U.Va. names its next president
A Harvard University dean has been named the next president of the University of Virginia.
The university’s board of visitors unanimously approved James E. Ryan for the post on Friday. He will become president in October 2018.
Ryan succeeds Teresa A. Sullivan who earlier this year announced her plans to retire as president. Ryan’s transition begins next summer.
Since 2013, he has taught at Harvard and served as dean of the university’s Graduate School of Education. Ryan earned his law degree from U.Va. and previously served on the School of Law faculty.
“The University of Virginia has occupied a special place in my heart since the day I first stepped on Grounds,” Ryan said in a statement. “Returning here to continue playing a role in the extraordinary work of this University community is deeply humbling, and an opportunity that I will strive every day to honor.”
Ryan, 50, earned his bachelor’s degree in American studies from Yale University in 1988 and received his law degree four years later.
In 1998, he joined the School of Law faculty after completing a fellowship and clerking for the chief judge of the 9th U.S. Circuit Court of Appeals and then-U.S. Supreme Court Chief Justice William H. Rehnquist.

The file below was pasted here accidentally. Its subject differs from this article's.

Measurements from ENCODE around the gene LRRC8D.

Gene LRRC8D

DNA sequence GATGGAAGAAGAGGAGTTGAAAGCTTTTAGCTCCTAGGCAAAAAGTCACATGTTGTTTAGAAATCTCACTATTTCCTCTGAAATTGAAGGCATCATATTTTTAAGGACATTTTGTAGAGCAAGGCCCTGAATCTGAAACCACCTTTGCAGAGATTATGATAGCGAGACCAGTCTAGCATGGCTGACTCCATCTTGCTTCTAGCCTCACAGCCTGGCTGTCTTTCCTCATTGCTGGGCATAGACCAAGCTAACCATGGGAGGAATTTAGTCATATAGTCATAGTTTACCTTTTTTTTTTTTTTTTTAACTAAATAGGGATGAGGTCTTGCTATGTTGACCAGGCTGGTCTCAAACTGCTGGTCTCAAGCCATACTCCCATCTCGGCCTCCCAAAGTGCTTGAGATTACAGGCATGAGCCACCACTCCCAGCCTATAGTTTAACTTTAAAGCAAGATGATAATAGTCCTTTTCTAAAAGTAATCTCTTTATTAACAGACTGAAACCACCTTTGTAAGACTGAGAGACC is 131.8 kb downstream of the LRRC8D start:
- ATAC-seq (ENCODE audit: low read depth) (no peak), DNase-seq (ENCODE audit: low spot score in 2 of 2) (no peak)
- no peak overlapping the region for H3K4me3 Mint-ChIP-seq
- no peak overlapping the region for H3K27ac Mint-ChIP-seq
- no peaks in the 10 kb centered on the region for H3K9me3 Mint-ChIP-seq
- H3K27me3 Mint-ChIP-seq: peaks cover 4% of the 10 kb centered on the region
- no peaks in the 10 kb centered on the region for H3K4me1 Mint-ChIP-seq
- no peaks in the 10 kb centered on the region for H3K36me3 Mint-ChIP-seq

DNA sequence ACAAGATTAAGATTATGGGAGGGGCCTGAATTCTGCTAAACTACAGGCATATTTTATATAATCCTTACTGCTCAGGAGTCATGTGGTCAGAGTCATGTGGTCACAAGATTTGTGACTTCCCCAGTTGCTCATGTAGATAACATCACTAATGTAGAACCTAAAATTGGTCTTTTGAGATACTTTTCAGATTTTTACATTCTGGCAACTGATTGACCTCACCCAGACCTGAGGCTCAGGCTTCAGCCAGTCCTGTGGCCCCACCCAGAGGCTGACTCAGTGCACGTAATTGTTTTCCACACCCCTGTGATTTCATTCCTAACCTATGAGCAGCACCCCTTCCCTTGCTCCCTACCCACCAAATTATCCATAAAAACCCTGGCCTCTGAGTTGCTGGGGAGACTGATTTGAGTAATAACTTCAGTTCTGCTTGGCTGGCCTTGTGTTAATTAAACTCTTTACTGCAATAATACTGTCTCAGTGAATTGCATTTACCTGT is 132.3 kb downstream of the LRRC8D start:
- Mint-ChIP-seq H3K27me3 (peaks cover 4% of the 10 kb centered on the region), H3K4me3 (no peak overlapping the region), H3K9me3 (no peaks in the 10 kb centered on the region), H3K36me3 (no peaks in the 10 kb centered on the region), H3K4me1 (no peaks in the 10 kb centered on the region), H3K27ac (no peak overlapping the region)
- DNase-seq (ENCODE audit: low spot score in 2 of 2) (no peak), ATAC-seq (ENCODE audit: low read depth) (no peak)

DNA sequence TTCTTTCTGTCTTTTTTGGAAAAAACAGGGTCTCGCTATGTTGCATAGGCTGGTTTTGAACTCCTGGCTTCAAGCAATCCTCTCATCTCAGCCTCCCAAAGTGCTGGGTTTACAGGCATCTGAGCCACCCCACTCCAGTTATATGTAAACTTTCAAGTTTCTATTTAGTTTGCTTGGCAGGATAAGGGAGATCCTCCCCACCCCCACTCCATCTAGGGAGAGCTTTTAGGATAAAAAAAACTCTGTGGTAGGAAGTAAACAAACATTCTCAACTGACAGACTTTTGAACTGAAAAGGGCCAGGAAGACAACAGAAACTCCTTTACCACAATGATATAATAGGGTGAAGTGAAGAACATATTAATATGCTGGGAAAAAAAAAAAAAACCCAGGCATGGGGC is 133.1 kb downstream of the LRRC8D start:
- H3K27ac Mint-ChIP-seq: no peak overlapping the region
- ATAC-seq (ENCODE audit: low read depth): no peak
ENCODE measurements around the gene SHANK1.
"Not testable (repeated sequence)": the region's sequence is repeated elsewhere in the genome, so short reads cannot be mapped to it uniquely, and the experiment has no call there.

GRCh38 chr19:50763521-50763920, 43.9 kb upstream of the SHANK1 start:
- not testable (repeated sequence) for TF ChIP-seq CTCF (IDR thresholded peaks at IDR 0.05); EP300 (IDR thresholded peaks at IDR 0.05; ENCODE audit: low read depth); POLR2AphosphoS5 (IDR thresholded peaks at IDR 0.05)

During his time at the U.Va. Law School, Ryan served as a professor and academic associate dean. In 2009, he founded the Program in Law and Public Service, which gives law students training and mentoring for public-service careers.
While at U. Va., Ryan argued In 2010before the U.S. Supreme Court for a client of the School of Law’s Supreme Court Litigation Clinic in a case dealing with federal firearms laws.
In 2011, Ryan was the recipient of an Outstanding Faculty Award from the State Council of Higher Education for Virginia. Previously, he received the McFarland Prize for Outstanding Scholarship and the Black Law Students Association’s Outstanding Service Award.
Ryan’s writing often focuses on the intersection of education and law, including topics such as school finance, school choice, desegregation and education standards. He wrote “Five Miles Away, A World Apart,” a book that examines how law has shaped educational opportunities, using two Richmond-area schools to illustrate the story.
Ryan grew up in Midland Park, N.J. He is married to Katie Homer Ryan, also a U.Va. Law graduate, who is a staff attorney for the Education Law Clinic and Trauma and Learning Policy Initiative at Harvard Law School and an adjunct lecturer in education. The Ryans have four children: Will, age 20; Sam, 18; Ben, 16; and Phebe, 11.
Jim and Katie Ryan are accomplished runners, each having completed the Boston Marathon for the last seven years. Jim’s other interests include skiing, mountain biking, fly-fishing, surfing, cooking and photography.
Photos by Sanjay Suchak, University of Virginia Communications